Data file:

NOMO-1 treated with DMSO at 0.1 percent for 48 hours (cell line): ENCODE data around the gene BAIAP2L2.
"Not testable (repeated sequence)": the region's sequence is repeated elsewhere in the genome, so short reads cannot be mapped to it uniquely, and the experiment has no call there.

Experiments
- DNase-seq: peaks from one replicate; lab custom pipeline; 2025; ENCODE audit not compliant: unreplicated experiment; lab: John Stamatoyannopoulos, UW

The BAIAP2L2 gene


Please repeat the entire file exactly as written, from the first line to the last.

NOMO-1 treated with DMSO at 0.1 percent for 48 hours (cell line): ENCODE data around the gene BAIAP2L2.
"Not testable (repeated sequence)": the region's sequence is repeated elsewhere in the genome, so short reads cannot be mapped to it uniquely, and the experiment has no call there.

Experiments
- DNase-seq: peaks from one replicate; lab custom pipeline; 2025; ENCODE audit not compliant: unreplicated experiment; lab: John Stamatoyannopoulos, UW

The BAIAP2L2 gene